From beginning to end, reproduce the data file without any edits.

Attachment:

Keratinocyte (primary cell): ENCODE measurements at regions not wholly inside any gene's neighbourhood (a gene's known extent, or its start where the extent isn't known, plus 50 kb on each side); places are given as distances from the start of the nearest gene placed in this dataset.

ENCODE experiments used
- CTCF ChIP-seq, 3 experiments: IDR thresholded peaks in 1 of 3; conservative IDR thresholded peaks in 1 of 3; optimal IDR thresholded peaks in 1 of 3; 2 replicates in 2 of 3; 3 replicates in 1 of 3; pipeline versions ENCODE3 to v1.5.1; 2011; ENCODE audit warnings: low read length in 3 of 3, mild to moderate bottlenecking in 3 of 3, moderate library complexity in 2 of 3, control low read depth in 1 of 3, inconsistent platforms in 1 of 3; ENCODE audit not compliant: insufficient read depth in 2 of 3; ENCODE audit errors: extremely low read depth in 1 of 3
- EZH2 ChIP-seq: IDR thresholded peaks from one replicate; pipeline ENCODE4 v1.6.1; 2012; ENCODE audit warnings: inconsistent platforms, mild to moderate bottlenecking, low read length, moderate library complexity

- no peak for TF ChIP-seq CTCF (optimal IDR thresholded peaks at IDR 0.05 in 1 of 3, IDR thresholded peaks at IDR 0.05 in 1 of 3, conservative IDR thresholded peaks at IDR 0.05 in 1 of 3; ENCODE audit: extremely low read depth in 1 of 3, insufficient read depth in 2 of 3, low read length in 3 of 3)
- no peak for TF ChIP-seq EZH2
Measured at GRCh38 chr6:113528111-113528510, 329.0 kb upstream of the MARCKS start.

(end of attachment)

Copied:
Keratinocyte (primary cell): ENCODE measurements at regions not wholly inside any gene's neighbourhood (a gene's known extent, or its start where the extent isn't known, plus 50 kb on each side); places are given as distances from the start of the nearest gene placed in this dataset.

ENCODE experiments used
- CTCF ChIP-seq, 3 experiments: IDR thresholded peaks in 1 of 3; conservative IDR thresholded peaks in 1 of 3; optimal IDR thresholded peaks in 1 of 3; 2 replicates in 2 of 3; 3 replicates in 1 of 3; pipeline versions ENCODE3 to v1.5.1; 2011; ENCODE audit warnings: low read length in 3 of 3, mild to moderate bottlenecking in 3 of 3, moderate library complexity in 2 of 3, control low read depth in 1 of 3, inconsistent platforms in 1 of 3; ENCODE audit not compliant: insufficient read depth in 2 of 3; ENCODE audit errors: extremely low read depth in 1 of 3
- EZH2 ChIP-seq: IDR thresholded peaks from one replicate; pipeline ENCODE4 v1.6.1; 2012; ENCODE audit warnings: inconsistent platforms, mild to moderate bottlenecking, low read length, moderate library complexity

- no peak for TF ChIP-seq CTCF (optimal IDR thresholded peaks at IDR 0.05 in 1 of 3, IDR thresholded peaks at IDR 0.05 in 1 of 3, conservative IDR thresholded peaks at IDR 0.05 in 1 of 3; ENCODE audit: extremely low read depth in 1 of 3, insufficient read depth in 2 of 3, low read length in 3 of 3)
- no peak for TF ChIP-seq EZH2
Measured at GRCh38 chr6:113528111-113528510, 329.0 kb upstream of the MARCKS start.